Oklahoma Trails has several counties and projects up for adoption. If you would be interested in adopting a county or project look at the Oklahoma Trails. If you find one that you would like to adopt e-mail the State Administrator or Assistant State Administrator.
[ Being a County or State Administrator is fun and rewarding. If you have an interest in the history of Oklahoma and the genealogy of it's residents please consider it. If you think "there is no way I can do this" there are many people ready, willing and able to help you. It's not near as difficult as you might think. ]
| Pittsburg County was formed on July 16, 1907 as an original county from Choctaw land. It was named after Pittsburgh, Pennsylvania, the city of origin of the first settler.|
In 1830 the Treaty of Dancing Rabbit Creek ceded the Choctaws' remaining land in the southeastern United States and precipitated their final removal into Indian Territory, including present Pittsburg County. The Texas Road and one route of the California Road cut through the area, creating Choctaw settlements that benefited from travelers. One of these, Perryville, was near both trails. Established by James Perry circa 1840, the village at various times had post offices, blacksmiths, a hotel, a stage stand, and Colbert's Institute, a school for Chickasaw children. When the railroad bypassed the community in 1872, its businesses and residents moved, many to nearby McAlester.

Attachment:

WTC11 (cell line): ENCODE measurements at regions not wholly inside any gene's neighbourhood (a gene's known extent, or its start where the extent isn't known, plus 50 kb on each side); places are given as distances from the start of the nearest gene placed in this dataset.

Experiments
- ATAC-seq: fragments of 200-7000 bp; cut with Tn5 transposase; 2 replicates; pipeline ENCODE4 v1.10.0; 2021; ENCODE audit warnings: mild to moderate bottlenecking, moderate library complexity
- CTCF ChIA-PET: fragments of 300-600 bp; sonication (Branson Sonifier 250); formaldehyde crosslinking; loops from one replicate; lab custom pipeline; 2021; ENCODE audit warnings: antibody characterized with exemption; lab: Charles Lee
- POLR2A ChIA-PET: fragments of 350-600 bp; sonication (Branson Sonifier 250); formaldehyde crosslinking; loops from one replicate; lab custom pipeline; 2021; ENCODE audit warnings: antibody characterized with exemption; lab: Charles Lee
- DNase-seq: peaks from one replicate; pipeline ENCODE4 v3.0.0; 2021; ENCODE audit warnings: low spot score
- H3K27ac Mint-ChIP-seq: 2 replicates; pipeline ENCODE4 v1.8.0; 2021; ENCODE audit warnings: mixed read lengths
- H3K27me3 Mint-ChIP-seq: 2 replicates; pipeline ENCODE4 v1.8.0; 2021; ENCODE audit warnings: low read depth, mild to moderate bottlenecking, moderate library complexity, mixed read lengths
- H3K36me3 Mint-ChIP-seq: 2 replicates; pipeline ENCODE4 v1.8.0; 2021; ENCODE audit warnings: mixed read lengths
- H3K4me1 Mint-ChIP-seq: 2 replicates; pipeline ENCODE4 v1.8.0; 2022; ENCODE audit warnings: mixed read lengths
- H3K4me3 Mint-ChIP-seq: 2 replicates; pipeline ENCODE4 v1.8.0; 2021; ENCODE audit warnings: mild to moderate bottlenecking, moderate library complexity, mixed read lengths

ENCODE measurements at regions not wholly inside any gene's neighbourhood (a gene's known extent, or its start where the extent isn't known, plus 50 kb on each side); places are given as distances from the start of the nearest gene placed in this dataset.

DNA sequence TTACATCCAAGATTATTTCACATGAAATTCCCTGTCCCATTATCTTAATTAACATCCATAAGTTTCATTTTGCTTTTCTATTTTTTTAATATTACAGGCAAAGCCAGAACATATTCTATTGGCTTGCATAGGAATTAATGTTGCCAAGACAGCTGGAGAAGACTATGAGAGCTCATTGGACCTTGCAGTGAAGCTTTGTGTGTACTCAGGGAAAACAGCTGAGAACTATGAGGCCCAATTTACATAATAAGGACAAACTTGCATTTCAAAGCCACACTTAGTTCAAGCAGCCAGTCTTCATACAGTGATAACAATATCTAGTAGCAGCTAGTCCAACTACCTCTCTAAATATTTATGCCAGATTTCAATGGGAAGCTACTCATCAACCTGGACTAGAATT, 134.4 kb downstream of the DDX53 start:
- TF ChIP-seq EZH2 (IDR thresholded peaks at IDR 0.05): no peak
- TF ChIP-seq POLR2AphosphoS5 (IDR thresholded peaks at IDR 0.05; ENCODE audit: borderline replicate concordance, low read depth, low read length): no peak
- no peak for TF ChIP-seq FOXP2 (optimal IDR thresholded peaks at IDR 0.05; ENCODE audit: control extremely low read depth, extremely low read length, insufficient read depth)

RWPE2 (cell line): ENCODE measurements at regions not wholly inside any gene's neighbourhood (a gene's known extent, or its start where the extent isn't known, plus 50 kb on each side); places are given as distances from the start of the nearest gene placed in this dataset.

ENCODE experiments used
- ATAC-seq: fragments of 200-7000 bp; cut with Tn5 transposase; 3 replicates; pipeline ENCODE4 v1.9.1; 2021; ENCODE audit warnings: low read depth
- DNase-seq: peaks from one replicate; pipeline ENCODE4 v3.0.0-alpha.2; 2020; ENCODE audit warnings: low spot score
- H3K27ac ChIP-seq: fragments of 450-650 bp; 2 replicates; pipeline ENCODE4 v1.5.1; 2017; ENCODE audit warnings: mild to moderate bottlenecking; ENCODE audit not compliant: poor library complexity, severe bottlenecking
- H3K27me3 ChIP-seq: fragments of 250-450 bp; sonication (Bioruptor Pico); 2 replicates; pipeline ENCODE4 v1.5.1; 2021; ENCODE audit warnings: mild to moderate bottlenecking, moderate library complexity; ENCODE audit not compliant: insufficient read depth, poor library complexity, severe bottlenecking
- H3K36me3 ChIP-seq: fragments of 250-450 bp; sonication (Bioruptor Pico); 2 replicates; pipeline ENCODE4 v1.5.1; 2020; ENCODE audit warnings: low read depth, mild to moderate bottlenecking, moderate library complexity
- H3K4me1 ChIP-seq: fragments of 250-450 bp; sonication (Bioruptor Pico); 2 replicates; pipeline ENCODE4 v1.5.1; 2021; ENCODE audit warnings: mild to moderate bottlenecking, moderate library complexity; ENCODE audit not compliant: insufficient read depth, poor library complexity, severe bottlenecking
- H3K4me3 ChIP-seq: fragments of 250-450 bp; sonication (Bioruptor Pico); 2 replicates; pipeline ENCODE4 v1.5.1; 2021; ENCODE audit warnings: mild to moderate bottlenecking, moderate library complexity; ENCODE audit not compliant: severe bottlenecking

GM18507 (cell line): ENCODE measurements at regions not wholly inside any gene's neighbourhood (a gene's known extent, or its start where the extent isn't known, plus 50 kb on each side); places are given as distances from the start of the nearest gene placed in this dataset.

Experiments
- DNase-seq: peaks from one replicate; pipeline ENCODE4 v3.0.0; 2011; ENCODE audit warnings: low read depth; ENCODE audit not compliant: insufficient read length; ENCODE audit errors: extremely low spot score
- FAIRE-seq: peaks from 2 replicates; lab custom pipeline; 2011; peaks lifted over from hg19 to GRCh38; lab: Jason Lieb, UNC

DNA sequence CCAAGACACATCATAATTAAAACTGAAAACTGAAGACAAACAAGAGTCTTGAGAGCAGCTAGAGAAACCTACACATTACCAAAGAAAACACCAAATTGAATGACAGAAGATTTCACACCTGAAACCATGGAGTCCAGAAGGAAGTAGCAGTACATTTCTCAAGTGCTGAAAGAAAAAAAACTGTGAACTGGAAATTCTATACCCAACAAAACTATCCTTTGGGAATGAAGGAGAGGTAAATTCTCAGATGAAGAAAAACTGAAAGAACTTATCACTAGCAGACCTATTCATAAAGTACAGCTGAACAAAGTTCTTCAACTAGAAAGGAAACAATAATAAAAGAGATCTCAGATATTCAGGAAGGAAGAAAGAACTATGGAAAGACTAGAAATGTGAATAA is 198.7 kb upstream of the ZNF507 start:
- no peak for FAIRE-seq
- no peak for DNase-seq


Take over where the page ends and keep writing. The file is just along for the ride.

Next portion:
During the Civil War Perryville served as Confederate post and supply depot. In 1863 Union forces under Maj. Gen James Blunt burned the town after the Battle of Perryville. In 1972 the Perryville site was added to the National Register of Historic Places (NR 72001076). The only other county Civil War site was Confederate Camp Jumper, named for Seminole Chief John Jumper and located approximately five miles north of McAlester.
After the Civil War James J. McAlester, already familiar with the coal deposits in the Perryville vicinity of the Choctaw Nation, moved to the region and eventually owned his own trading post. In 1872 he married a Chickasaw, obtaining citizenship rights in the Choctaw and Chickasaw nations. These rights and the construction of the Missouri, Kansas and Texas Railway (MK&T) in 1872 from north to south in the vicinity led him to claim the coal deposits. With partners, McAlester leased the coal lands to the Osage Coal and Mining Company. Soon, the town of McAlester developed.
Oklahoma Birth Certificates
State of Oklahoma Genealogy Records Guide
Oklahoma State Archives
Oklahoma Genealogical Society Library and Archives
115 East Carl Albert Pkwy., Room 14
McAlester, OK 74501
115 East Carl Albert Pkwy., Suite 14
McAlester, OK 74501
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